Defying preconceived notions, a band featuring two highly persuasive advocates of the free and the near-free has produced a record of warm and winning world music potent enough to lift the spirit in the depths of winter.
The band is named Haitian Fascination for a very good reason. Not only is drummer Andrew Cyrille
the son of a Haitian mother, he's always been a player able to light fires under anything. On this occasion his rhythmic vitality is understandably to the fore on "Route de Freres, Part 1Hills of Anjubeau," where Hamiet Bluiett
issues a reminder of how he has one of the most distinctive baritone sax tones since the great Harry Carney
. Indeed, so full of the joy of life does he sound here that the thought of him as a counter-factual Duke Ellington
ian springs to mind.
"Part 3" of the same piece carries on the Ellingtonian air in its jaunty theme, although Alix Pascal's acoustic guitar applies a different palette to the canvas, while Bluiett is nothing short of ebullient. The resulting mood is infectious to the point where bassist Lisle Atkinson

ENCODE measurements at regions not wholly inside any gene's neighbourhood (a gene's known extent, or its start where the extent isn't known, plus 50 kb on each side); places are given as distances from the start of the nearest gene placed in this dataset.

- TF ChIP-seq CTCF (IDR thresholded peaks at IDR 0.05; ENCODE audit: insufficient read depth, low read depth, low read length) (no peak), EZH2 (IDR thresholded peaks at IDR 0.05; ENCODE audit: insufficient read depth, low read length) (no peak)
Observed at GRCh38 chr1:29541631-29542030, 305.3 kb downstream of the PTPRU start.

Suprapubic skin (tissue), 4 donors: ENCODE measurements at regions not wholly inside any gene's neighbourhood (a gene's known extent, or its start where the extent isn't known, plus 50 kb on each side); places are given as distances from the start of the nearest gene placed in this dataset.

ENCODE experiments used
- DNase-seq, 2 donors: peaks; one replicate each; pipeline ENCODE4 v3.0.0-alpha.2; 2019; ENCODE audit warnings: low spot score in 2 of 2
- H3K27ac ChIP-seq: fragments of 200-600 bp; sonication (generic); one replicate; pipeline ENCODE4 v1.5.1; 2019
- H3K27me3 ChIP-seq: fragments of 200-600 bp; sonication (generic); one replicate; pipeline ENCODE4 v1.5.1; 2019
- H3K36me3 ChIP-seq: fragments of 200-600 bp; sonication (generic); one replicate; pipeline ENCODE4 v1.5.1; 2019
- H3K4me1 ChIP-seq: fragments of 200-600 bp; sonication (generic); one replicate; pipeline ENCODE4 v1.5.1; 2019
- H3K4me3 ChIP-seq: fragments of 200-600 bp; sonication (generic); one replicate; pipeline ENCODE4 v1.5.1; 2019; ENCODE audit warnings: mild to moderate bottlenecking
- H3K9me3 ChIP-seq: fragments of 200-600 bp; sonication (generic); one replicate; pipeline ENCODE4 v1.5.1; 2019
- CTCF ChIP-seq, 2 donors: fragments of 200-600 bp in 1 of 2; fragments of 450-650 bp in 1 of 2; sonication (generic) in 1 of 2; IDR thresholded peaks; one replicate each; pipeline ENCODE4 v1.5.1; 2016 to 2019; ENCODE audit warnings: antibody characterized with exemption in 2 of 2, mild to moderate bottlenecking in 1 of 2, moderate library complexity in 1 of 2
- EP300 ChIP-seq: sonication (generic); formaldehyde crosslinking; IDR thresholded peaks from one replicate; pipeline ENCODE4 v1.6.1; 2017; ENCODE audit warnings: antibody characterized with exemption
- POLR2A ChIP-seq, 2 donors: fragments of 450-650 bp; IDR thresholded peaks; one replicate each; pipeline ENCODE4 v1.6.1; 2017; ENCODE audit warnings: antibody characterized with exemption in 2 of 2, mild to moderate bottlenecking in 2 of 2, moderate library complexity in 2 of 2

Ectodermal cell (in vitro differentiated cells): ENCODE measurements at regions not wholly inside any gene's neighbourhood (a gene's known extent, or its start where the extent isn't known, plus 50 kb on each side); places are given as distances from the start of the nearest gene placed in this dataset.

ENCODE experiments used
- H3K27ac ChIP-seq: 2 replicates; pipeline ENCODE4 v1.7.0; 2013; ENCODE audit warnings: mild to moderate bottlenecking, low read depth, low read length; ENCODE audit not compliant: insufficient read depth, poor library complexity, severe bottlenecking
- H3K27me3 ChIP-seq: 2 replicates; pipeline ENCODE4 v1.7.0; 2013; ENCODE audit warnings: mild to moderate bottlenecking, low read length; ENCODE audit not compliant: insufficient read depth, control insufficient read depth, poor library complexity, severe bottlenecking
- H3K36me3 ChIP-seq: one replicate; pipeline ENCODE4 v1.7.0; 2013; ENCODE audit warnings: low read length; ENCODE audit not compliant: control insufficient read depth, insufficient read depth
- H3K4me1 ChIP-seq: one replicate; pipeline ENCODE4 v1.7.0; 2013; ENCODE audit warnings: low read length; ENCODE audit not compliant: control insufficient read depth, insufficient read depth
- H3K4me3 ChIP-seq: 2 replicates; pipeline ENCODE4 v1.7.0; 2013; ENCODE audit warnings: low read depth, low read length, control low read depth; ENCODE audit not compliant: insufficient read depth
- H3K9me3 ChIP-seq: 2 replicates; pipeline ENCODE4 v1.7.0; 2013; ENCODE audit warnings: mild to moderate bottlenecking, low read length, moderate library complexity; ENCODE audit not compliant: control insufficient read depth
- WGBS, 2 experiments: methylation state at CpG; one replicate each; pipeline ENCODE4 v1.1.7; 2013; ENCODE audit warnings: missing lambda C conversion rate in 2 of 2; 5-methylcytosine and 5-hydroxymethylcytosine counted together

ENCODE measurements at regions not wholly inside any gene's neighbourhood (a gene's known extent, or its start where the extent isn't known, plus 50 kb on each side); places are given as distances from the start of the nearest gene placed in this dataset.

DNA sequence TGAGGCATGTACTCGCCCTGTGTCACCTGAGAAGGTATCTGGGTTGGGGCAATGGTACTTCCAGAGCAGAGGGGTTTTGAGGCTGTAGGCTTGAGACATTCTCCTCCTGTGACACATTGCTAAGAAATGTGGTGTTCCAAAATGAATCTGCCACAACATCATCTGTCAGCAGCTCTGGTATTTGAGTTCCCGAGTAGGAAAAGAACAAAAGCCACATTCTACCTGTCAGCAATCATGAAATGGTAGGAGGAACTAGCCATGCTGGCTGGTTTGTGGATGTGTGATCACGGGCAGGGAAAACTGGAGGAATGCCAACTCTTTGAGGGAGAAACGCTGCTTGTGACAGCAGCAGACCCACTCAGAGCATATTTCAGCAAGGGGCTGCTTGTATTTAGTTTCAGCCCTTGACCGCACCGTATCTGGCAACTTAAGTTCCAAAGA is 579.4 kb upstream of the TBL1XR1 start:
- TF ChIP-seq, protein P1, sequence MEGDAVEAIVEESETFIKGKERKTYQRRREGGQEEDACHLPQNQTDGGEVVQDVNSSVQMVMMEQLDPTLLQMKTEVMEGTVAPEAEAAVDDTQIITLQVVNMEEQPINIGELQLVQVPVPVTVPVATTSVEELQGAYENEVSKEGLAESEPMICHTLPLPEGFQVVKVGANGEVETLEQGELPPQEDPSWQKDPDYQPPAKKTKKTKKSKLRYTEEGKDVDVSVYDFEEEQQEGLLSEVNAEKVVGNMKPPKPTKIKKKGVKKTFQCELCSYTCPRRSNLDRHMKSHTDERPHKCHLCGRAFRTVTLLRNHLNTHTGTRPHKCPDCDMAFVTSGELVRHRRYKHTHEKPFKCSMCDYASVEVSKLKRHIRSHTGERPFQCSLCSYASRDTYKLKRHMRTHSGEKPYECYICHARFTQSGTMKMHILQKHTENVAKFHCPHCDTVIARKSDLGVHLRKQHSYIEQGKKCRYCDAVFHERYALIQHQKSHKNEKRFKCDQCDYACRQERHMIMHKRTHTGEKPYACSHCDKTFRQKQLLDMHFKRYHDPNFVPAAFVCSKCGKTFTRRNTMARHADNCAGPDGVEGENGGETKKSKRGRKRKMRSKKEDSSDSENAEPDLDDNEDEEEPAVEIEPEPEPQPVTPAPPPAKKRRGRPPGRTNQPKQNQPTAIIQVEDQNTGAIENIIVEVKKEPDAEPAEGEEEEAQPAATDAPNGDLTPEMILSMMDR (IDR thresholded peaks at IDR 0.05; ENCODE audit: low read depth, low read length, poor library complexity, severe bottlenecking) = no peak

can't help but get caught up in it.
A truism that applies, even in these grim times, "Hope Springs Eternal" is a thing of no little lovelinessbalm, indeed, for the troubled soul which, in its unhurried way, is the polar opposite of some of the music Cyrille has been involved with in the past. Bluiett's lyricism is of an order that he hasn't over-employed on record, while Pascal's guitar of choice lends the music a blend of subtle colors that wouldn't have been achieved on the electric strain.
Bluiett's "Isaura" is the sound of gentle rolling thunder with a subtly rhythmic heart. Pascal is, again, at his eloquent best over the quiet storm generated by Atkinson, Cyrille and percussionist Frisner Augustin, and the whole has a cohesive air that defies every paper prediction.